“Poof” goes your idea… When face to face meetings are worse than virtual ones
A few months ago I wrote a post called “Group Mind and Memory with Duct Tape and Twine.” My goal there was to highlight some easy actions and tools for supporting teams. In that post I was focused on helping virtual teams overcome some of their weaknesses in terms of having common ground across the members, as well as some other meeting basics. Here I’d like to hit on the flip side, how can we do better by integrating technology into our face to face meetings?
John Sawyer, Maggie Neale, and I have written about hybrid teams: teams that meet face to face but also make use technology support. I have a hard time imagining a setting where some form of technology wouldn’t provide value in a face to face meeting – even if the technology is just a piece of paper (a weak option as it’s hard for everyone to see) or a white board (better). Seems pretty easy to take team notes on a big piece of paper or a white board, but I’ve attended a number of face to face meetings recently where no notes were taken that were visible to the participants.
“Poof” went many of the ideas – for those of you on Macs, think about the animation and sound when you drag an icon off the taskbar – “poof,” it’s gone. Sure, some individuals were taking notes, but in these instances none of those notes are available to the meeting participants. The leader in each case was clearly taking some notes, but in all the instances I’m thinking about they were also the main meeting facilitator, meaning their main focus wasn’t on note taking.
Frankly I don’t like my ideas going “poof,” so I emailed the leaders with the ideas I thought best. This made the best of the situation from my perspective, but isn’t the best group outcome as I know I filter my notes as I go. I’ll quote from my earlier post about the benefits of notes that are visible to the meeting participants: “If the team rotated who took notes (perhaps using the agenda as the base for the notes) – and more importantly, took notes in a way that all could see them as they were being taken, they would gain at least four benefits.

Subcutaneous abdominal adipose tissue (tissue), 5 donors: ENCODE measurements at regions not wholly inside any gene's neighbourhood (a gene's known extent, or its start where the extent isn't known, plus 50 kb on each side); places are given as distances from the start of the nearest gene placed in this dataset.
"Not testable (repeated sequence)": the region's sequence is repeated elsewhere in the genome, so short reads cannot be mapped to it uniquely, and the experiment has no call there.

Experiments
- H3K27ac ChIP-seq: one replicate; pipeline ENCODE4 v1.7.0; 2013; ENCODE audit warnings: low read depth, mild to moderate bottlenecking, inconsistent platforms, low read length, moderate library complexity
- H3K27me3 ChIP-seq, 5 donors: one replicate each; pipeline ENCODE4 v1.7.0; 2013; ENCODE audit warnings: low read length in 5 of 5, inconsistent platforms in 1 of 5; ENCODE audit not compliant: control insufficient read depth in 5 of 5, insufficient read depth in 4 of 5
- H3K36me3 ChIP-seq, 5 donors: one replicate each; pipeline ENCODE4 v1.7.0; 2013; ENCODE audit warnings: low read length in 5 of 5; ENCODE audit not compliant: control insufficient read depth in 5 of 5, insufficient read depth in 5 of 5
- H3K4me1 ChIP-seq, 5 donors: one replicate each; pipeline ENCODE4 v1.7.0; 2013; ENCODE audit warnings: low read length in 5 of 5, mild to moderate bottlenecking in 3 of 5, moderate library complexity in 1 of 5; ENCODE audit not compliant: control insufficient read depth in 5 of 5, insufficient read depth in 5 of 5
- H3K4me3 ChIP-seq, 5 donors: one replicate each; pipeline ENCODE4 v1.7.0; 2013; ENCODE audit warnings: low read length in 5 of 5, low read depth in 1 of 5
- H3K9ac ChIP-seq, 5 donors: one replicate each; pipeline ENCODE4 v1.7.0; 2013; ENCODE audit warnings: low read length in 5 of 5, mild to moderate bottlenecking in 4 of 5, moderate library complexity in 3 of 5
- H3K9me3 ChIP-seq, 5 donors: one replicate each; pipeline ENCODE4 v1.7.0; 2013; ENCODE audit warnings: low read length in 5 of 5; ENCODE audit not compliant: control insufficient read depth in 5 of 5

First, the real time nature of the notes provides a visualization of what one member thinks is being said. The rest of the team can then chime in with corrections, elaborations, agreement to action items and the like. There is stronger engagement as the team is going to be held to their immediate agreement about the outcomes of the meeting.
Second, once the meeting is over, value added work can begin, rather than spending time typing up notes from work that has now past. Third, since the team lead isn’t trying to take notes and run the meeting, both activities should be of higher quality. Fourth, the minutes are a living document versus an attachment that seems to just get archived and not looked at again.”
As I watched our process over these meetings, another benefit to “group” notes came to mind – progress can be dynamically tracked. If we get bogged down or aren’t addressing the goals of the meeting it will be more apparent through the artifact of the notes. The notes begin to serve as a way to hold the meeting participants to their goals. Without the group notes, the conversation can digress without evidence to the contrary. The benefits of agendas, having materials available in advance, and note taking are as old as meetings (what do you think those cave drawing are?).
Let’s move into the 21st Century and make use of the technologies that are available to us. In each of my example meetings we had access to projection systems and could easily have used a projected agenda as a template for our notes. Yes, as noted by an astute colleague of mine, agendas and notes could provide so much structure that they hamper creativity, but in each of these cases I would have been willing to take that risk over the ideas going “poof” and us having to cover the same ground again in the future. Let’s help our meeting leaders by offering to set up the computer and take the notes.